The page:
“It speaks volumes that Republicans would rather attack the press and ‘cancel culture’ than lay out a comprehensive plan to rescue the economy Trump wrecked and the pandemic response he mismanaged,” Kyle Morse, Deputy Communications Director for the Trump War Room at American Bridge 21st Century, which has compiled an extensive public research file on the president, told Refinery29. “The RNC’s crusade against so-called ‘woke-topia’ underscores just how disconnected the Republican Party is from the concerns of real people and the depth that they’ll go to appease Donald Trump.”
There has been a lot of hand-wringing about cancel culture in the discourse recently, with several prominent center-right voices taking up the battle for free speech in places like college campuses. After author J.K. Rowling made public transphobic comments, she and other prominent writers including Bari Weiss signed a much-debated letter to Harper’s magazine asking for an end to what they called a “stifling atmosphere” in the media and society, at large. Their arguments largely ignore marginalized groups and the fact that “canceling” somebody is not as harsh a punishment as some would have you believe — it’s actually free speech at its finest. What they, and Republicans, don’t understand is that shaming somebody online and asking for accountability are slaps on the wrist compared to forcing people to sign NDAs, firing them for speaking to the press, filing judicial injunctions preventing books from being published, and constantly attacking our free press — all things Trump has done.
And it’s not just Trump. As writer Jean Guerrero pointed out, one of the speakers at the RNC is Charlie Kirk, whose far-right organization Turning Point USA keeps a “watch list” of liberal professors. Also, the RNC, in a resolution, has attempted to “cancel” the Southern Poverty Law Center for identifying what they deem the wrong groups as “hate groups.”
“The term ‘cancel culture’ lumps together and demonizes critics of white male supremacy, deliberately inverting the moral value of the criticism to silence it, while painting hate speech advocates as victims of discrimination,” Guerrero, the author of recently released book Hatemonger: Stephen Miller, Donald Trump, and the White Nationalist Agenda, wrote on Twitter.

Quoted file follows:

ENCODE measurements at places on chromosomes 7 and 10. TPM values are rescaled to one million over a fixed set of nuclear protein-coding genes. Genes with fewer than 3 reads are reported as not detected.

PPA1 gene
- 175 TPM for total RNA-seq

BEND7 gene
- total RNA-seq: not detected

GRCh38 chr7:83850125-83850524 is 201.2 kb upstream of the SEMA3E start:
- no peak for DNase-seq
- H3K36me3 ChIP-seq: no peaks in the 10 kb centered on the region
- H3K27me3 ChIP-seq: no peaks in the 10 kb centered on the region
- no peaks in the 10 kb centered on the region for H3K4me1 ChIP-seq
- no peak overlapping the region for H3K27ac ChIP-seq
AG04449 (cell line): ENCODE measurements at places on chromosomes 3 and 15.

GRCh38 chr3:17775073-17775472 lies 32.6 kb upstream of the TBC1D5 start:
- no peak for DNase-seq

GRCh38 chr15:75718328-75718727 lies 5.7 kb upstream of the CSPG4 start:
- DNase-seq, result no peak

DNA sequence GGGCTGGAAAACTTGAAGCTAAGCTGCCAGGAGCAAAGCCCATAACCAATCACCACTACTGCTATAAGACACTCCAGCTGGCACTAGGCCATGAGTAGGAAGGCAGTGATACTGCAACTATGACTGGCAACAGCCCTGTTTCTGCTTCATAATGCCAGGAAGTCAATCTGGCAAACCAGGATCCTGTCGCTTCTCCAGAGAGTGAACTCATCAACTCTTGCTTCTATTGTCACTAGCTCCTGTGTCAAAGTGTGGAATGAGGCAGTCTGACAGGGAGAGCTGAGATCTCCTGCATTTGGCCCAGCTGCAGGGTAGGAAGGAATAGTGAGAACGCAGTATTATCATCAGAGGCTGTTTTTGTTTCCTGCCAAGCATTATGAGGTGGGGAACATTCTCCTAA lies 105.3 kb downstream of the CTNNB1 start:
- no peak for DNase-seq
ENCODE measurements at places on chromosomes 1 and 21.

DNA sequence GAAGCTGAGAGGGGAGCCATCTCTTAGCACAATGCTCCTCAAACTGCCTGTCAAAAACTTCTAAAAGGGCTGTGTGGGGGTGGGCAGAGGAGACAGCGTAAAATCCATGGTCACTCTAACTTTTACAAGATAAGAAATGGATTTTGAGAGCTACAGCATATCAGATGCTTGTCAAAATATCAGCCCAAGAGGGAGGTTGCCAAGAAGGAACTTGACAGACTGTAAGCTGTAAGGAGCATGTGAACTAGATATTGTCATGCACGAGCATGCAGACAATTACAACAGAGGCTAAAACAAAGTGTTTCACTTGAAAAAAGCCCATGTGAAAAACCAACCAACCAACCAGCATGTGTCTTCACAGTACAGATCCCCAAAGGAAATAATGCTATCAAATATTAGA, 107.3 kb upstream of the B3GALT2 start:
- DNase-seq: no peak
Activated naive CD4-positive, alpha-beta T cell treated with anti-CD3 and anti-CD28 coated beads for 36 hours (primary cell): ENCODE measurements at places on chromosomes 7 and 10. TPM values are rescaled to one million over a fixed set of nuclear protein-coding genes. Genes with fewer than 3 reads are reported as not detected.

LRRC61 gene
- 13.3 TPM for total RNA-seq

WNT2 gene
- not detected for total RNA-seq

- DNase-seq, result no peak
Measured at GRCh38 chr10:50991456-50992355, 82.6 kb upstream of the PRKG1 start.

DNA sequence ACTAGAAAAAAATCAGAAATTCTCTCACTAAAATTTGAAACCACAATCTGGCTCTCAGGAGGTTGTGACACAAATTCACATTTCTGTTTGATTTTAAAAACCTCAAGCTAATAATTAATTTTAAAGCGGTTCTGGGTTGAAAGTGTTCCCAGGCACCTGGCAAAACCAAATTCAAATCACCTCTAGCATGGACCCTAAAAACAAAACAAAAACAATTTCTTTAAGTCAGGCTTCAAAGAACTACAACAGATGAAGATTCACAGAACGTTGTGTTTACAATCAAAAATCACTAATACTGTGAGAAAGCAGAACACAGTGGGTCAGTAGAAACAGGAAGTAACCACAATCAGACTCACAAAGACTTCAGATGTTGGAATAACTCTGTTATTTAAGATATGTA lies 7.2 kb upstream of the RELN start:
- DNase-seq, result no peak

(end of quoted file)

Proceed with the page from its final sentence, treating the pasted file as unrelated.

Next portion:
Guerrero traces the concept of “cancel culture” back to the heyday of “political correctness,” a term that right-wingers adopted as a pejorative back in the early ‘90s. She, too, said that Republicans use “cancel culture” to distract from real problems, adding that it’s also used to appeal to “white fear.”
“The distraction comes in the form of scapegoating and creating this idea that America faces an existential threat in the form of the ‘radical left,’ demonizing any of Trump’s political opponents as against democracy and against free speech,” Guerrero told Refinery29. “It’s deliberate psychological warfare. Another aspect of this is that Trump can’t incite hope right now, without having a real platform. So he is appealing to ‘white fear.’ But in reality, it’s the Trump administration that has objectively been using anti-democratic tactics to suppress opposition.”
Tonight’s program promises more of the same chaos and nonsense: An anti-abortion activist who made racist comments about her own son. Former Florida Attorney General Pam Bondi, who nixed the Trump University fraud case right after Trump donated to her PAC. A high school student known for wearing a MAGA hat and arguing with a Native American activist at the Lincoln Memorial. They really do have “the best people,” don’t they?